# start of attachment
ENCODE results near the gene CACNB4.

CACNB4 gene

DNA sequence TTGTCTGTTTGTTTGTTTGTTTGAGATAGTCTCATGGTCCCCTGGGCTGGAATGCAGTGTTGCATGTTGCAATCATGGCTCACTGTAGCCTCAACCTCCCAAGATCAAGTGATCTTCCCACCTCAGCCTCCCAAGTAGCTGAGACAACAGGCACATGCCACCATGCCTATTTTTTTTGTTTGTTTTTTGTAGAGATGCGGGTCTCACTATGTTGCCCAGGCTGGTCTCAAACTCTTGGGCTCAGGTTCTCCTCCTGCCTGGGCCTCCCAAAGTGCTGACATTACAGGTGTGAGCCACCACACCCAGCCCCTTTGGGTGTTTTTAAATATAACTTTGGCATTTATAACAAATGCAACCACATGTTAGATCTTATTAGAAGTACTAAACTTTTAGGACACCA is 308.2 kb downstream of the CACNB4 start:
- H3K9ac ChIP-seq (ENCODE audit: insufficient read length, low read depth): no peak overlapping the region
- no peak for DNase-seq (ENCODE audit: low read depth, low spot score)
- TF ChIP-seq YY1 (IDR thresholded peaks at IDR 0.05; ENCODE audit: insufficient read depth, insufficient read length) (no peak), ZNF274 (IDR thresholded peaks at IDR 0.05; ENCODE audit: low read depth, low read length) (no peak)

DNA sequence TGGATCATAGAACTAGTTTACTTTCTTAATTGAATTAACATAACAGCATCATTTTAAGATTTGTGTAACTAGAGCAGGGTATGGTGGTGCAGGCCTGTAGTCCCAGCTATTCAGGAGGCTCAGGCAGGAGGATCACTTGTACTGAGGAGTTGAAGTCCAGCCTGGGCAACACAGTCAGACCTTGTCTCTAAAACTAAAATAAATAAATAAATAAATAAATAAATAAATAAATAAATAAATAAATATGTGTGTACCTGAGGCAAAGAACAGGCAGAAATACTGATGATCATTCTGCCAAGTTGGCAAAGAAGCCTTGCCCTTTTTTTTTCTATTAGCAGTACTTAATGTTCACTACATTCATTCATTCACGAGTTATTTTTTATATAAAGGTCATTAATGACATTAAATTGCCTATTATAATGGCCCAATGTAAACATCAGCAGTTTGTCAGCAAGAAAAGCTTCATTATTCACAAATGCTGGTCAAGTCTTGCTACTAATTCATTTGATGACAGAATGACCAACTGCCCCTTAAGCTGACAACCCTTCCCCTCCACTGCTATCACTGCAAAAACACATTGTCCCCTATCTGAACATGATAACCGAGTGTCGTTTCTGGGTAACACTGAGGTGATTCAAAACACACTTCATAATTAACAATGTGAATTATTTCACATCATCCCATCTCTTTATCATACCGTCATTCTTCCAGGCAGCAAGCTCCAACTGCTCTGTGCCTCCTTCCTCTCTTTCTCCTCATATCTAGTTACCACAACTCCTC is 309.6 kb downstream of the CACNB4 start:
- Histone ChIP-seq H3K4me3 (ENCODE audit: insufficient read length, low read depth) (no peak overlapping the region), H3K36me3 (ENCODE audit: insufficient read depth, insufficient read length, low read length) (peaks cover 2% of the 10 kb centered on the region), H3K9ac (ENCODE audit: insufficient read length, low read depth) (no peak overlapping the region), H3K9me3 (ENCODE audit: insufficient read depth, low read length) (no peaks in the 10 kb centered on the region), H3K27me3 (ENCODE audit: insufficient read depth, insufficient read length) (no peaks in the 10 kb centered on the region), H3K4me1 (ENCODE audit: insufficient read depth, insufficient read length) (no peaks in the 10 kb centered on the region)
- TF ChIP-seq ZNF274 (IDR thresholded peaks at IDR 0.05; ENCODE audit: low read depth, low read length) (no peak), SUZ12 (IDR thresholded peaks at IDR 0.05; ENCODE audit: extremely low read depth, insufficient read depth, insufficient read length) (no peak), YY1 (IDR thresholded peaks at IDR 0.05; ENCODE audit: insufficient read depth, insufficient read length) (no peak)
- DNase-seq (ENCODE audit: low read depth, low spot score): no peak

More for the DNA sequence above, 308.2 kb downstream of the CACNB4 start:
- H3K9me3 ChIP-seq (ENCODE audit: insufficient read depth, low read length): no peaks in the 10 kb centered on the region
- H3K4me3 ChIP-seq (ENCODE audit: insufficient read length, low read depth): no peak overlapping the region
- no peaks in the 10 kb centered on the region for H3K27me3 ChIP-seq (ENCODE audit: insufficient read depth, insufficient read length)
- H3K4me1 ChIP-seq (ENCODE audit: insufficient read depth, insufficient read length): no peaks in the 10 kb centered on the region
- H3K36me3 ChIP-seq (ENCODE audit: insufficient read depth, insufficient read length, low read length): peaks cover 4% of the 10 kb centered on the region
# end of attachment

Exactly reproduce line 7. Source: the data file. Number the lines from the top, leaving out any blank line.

DNA sequence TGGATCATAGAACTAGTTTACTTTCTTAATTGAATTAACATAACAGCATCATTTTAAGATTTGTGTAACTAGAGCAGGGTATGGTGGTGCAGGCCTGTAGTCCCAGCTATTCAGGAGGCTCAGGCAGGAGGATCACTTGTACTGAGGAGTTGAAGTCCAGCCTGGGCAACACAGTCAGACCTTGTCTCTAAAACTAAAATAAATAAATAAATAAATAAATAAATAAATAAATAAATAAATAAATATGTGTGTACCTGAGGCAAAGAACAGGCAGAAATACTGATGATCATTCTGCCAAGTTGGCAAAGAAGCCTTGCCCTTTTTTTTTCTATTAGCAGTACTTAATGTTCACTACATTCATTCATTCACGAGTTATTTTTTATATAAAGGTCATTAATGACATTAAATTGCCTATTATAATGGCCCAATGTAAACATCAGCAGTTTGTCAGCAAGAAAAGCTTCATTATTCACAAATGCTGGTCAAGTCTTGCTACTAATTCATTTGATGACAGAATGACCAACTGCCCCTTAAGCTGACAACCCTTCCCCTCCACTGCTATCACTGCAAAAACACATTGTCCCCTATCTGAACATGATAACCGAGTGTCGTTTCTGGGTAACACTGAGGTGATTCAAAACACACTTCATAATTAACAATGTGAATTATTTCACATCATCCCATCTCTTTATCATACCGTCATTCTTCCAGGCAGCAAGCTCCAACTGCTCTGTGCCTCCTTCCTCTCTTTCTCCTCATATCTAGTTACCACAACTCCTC is 309.6 kb downstream of the CACNB4 start: